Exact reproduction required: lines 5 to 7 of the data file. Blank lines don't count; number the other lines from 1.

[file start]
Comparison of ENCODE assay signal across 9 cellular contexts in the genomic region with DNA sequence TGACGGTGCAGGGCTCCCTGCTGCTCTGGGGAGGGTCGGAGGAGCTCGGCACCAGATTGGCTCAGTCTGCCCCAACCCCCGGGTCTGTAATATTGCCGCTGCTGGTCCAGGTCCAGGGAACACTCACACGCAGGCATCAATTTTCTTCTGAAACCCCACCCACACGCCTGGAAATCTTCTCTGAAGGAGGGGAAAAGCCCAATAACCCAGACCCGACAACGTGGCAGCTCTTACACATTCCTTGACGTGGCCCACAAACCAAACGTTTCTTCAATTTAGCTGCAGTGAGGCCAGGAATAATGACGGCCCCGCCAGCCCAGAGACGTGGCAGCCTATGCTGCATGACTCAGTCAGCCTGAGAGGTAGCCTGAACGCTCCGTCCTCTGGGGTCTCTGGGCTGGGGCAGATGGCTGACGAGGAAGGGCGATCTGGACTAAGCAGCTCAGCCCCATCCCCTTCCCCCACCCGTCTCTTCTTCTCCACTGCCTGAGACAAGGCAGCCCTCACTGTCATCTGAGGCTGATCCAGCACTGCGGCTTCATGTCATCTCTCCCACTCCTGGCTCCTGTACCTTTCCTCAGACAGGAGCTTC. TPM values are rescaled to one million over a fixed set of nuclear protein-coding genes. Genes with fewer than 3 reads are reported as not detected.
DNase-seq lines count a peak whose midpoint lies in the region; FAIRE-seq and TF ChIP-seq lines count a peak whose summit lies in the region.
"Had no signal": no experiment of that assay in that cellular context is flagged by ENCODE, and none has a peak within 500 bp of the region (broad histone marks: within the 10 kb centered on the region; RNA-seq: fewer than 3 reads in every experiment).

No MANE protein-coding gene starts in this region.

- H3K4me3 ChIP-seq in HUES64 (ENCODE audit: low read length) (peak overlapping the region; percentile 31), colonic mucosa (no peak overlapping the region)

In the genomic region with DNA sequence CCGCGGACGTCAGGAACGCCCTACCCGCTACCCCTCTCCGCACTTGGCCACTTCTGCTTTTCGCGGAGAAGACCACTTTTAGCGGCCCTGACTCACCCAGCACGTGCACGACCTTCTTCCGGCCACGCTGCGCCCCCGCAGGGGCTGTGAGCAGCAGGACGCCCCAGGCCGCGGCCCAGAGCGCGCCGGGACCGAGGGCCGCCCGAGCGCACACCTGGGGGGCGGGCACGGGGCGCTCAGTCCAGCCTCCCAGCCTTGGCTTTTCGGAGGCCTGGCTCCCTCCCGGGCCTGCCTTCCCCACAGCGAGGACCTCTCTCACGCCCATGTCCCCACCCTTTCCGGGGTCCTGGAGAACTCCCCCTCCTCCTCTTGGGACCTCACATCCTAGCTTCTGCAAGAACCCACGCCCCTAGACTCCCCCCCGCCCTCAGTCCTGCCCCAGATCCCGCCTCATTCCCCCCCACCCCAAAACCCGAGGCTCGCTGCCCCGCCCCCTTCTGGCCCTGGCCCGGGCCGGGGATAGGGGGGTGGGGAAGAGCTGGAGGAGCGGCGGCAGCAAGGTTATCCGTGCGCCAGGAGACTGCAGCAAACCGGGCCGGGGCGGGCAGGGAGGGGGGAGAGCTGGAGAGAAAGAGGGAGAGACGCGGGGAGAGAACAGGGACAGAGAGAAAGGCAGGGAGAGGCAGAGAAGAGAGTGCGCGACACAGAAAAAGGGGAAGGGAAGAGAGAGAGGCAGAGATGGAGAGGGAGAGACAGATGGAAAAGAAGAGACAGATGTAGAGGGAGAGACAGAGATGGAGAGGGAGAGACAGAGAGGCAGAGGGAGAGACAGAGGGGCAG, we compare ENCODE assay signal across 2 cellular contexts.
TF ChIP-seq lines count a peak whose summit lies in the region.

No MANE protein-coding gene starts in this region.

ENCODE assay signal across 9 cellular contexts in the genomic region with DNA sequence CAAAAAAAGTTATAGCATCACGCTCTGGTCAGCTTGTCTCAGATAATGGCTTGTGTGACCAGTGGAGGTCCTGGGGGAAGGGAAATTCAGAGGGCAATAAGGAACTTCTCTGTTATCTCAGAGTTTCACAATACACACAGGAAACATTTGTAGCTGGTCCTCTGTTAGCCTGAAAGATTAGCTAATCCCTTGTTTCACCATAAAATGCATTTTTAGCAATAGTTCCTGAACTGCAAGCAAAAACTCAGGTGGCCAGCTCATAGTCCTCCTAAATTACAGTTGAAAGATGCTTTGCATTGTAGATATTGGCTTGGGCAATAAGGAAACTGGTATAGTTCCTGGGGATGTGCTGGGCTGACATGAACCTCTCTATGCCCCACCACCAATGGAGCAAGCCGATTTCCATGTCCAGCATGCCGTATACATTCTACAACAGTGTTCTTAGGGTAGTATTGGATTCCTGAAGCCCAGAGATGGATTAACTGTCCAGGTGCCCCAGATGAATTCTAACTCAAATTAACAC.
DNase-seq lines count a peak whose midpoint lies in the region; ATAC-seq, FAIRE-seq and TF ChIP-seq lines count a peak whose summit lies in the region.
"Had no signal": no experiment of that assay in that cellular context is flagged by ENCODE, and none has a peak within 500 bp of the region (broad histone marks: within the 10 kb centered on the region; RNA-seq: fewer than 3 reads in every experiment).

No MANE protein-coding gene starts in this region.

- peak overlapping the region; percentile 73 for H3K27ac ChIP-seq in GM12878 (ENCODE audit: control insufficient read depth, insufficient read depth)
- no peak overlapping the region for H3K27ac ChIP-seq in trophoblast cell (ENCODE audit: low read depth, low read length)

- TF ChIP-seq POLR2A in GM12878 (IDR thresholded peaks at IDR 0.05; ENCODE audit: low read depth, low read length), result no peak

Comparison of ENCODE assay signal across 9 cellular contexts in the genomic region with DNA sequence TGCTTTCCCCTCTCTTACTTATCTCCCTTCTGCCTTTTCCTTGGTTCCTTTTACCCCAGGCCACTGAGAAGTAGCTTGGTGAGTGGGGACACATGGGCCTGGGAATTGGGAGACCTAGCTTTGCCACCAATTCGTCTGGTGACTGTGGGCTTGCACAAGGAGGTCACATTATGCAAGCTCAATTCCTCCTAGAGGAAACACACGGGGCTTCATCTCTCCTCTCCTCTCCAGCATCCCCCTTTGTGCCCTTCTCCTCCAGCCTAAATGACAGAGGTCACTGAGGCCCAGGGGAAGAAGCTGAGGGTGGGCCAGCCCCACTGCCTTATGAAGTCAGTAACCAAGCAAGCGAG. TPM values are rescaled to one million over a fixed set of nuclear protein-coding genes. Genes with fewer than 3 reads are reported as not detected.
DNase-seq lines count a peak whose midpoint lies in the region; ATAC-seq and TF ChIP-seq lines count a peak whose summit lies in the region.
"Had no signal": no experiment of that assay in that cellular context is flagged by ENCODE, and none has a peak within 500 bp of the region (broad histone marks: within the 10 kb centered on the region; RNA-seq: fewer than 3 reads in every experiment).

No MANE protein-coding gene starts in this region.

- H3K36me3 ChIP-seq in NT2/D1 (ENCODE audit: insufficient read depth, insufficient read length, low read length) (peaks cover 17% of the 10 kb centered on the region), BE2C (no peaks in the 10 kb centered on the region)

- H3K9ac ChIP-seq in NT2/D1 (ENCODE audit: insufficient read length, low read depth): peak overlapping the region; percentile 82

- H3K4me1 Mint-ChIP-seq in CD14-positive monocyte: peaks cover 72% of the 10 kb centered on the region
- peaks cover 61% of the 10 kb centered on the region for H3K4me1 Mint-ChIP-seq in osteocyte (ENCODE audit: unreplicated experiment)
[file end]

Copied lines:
- H3K4me3 ChIP-seq in HUES64 (ENCODE audit: low read length) (peak overlapping the region; percentile 31), colonic mucosa (no peak overlapping the region)

In the genomic region with DNA sequence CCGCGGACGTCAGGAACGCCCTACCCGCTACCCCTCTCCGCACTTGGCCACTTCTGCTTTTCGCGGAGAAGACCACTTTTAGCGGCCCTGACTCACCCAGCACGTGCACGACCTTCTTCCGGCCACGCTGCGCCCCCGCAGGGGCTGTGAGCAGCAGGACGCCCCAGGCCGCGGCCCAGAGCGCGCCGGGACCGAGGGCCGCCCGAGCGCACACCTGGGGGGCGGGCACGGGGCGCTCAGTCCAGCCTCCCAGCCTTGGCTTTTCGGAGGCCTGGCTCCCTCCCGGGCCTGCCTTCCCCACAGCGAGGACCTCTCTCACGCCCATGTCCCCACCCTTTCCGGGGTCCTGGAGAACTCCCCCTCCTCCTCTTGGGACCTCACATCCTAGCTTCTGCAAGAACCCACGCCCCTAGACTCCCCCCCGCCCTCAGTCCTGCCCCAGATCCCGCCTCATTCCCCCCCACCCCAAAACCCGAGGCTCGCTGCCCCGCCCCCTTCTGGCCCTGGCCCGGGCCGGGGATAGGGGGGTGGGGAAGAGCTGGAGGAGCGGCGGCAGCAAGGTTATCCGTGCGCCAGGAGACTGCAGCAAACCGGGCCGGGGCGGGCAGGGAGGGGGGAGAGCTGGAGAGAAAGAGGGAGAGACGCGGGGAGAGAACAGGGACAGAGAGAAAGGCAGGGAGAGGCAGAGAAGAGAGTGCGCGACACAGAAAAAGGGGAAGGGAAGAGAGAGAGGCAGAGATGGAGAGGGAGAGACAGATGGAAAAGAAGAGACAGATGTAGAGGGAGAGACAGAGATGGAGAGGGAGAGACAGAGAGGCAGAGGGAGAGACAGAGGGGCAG, we compare ENCODE assay signal across 2 cellular contexts.
TF ChIP-seq lines count a peak whose summit lies in the region.